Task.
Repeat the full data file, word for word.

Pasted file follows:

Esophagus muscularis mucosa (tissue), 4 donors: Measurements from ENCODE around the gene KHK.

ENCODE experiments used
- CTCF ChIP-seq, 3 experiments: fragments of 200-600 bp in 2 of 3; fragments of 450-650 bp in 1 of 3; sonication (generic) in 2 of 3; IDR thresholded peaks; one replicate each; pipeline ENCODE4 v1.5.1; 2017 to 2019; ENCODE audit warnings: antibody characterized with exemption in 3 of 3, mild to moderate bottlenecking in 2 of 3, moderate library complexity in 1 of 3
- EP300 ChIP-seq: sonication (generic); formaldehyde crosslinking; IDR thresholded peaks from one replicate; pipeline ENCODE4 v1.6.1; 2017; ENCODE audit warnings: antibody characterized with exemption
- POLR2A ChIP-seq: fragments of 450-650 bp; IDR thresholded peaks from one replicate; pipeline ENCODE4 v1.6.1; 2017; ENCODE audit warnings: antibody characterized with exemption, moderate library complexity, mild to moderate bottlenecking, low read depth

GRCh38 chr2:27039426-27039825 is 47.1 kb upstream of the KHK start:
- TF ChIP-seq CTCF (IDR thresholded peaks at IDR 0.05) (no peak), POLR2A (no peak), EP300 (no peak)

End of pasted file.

Esophagus muscularis mucosa (tissue), 4 donors: Measurements from ENCODE around the gene KHK.

ENCODE experiments used
- CTCF ChIP-seq, 3 experiments: fragments of 200-600 bp in 2 of 3; fragments of 450-650 bp in 1 of 3; sonication (generic) in 2 of 3; IDR thresholded peaks; one replicate each; pipeline ENCODE4 v1.5.1; 2017 to 2019; ENCODE audit warnings: antibody characterized with exemption in 3 of 3, mild to moderate bottlenecking in 2 of 3, moderate library complexity in 1 of 3
- EP300 ChIP-seq: sonication (generic); formaldehyde crosslinking; IDR thresholded peaks from one replicate; pipeline ENCODE4 v1.6.1; 2017; ENCODE audit warnings: antibody characterized with exemption
- POLR2A ChIP-seq: fragments of 450-650 bp; IDR thresholded peaks from one replicate; pipeline ENCODE4 v1.6.1; 2017; ENCODE audit warnings: antibody characterized with exemption, moderate library complexity, mild to moderate bottlenecking, low read depth

GRCh38 chr2:27039426-27039825 is 47.1 kb upstream of the KHK start:
- TF ChIP-seq CTCF (IDR thresholded peaks at IDR 0.05) (no peak), POLR2A (no peak), EP300 (no peak)